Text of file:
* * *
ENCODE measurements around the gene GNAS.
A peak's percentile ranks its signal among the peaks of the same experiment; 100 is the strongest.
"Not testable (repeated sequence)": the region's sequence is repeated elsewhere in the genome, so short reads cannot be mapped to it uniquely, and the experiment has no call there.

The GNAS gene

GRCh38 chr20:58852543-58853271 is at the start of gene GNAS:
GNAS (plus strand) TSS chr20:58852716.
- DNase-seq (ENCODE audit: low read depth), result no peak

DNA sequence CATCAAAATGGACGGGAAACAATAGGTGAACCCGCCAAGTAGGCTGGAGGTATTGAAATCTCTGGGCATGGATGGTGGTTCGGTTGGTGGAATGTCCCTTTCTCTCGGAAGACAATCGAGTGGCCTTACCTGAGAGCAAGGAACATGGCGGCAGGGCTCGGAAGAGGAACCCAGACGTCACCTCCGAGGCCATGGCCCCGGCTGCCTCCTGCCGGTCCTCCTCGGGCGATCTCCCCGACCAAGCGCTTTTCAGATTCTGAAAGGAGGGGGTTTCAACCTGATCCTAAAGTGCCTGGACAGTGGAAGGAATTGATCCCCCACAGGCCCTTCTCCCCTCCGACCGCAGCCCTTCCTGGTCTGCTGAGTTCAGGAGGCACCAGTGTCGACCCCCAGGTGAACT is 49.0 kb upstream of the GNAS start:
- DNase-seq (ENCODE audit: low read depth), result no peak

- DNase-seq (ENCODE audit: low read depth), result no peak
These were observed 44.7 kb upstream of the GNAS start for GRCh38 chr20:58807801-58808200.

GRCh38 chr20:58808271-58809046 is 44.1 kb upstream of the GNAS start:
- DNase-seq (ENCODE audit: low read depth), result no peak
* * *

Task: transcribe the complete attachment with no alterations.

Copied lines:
ENCODE measurements around the gene GNAS.
A peak's percentile ranks its signal among the peaks of the same experiment; 100 is the strongest.
"Not testable (repeated sequence)": the region's sequence is repeated elsewhere in the genome, so short reads cannot be mapped to it uniquely, and the experiment has no call there.

The GNAS gene

GRCh38 chr20:58852543-58853271 is at the start of gene GNAS:
GNAS (plus strand) TSS chr20:58852716.
- DNase-seq (ENCODE audit: low read depth), result no peak

DNA sequence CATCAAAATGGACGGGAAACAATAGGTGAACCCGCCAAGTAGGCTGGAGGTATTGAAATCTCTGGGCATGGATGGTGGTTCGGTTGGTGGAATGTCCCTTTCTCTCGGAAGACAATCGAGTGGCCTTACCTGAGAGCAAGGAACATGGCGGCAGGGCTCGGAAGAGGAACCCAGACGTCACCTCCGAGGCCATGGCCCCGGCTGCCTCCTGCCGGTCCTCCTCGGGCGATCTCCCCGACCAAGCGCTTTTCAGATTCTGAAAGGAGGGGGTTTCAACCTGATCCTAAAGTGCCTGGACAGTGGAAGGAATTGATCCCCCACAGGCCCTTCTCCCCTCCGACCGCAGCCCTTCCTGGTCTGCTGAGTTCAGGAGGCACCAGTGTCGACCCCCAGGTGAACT is 49.0 kb upstream of the GNAS start:
- DNase-seq (ENCODE audit: low read depth), result no peak

- DNase-seq (ENCODE audit: low read depth), result no peak
These were observed 44.7 kb upstream of the GNAS start for GRCh38 chr20:58807801-58808200.

GRCh38 chr20:58808271-58809046 is 44.1 kb upstream of the GNAS start:
- DNase-seq (ENCODE audit: low read depth), result no peak